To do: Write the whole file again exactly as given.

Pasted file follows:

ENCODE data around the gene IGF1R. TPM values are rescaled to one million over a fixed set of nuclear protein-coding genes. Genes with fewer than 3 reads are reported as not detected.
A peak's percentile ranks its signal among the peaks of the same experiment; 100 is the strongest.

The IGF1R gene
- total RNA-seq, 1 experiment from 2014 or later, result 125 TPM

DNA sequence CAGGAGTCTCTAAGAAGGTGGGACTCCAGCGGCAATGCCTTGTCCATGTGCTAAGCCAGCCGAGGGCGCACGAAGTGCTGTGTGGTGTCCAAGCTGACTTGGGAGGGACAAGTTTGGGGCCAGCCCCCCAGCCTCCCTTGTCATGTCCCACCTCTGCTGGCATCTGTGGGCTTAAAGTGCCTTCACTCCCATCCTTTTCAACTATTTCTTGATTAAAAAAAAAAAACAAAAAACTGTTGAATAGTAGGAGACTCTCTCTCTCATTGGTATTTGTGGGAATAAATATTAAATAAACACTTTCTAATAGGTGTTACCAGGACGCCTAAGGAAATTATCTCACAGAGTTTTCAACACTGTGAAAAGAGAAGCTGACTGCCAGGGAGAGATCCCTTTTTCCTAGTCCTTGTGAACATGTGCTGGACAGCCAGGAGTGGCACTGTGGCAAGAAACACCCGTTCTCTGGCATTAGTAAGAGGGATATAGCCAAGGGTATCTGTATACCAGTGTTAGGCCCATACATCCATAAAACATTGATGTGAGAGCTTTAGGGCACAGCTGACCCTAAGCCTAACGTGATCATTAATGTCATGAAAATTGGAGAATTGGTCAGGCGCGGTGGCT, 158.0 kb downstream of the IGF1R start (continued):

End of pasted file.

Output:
ENCODE data around the gene IGF1R. TPM values are rescaled to one million over a fixed set of nuclear protein-coding genes. Genes with fewer than 3 reads are reported as not detected.
A peak's percentile ranks its signal among the peaks of the same experiment; 100 is the strongest.

The IGF1R gene
- total RNA-seq, 1 experiment from 2014 or later, result 125 TPM

DNA sequence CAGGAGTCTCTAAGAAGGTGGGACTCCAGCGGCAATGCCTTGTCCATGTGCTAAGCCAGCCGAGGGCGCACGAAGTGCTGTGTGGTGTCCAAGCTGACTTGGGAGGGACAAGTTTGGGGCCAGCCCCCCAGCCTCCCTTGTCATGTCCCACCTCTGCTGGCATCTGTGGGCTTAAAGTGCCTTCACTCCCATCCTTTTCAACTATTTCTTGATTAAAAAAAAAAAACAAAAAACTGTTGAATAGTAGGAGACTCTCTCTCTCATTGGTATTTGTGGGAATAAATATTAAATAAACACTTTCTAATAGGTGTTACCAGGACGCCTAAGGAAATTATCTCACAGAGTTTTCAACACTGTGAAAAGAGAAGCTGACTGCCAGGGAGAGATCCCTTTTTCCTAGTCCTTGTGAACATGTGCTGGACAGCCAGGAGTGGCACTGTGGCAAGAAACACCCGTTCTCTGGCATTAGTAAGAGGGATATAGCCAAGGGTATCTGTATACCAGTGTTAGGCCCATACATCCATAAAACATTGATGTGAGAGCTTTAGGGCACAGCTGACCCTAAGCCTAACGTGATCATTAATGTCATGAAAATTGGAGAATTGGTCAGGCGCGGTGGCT, 158.0 kb downstream of the IGF1R start (continued):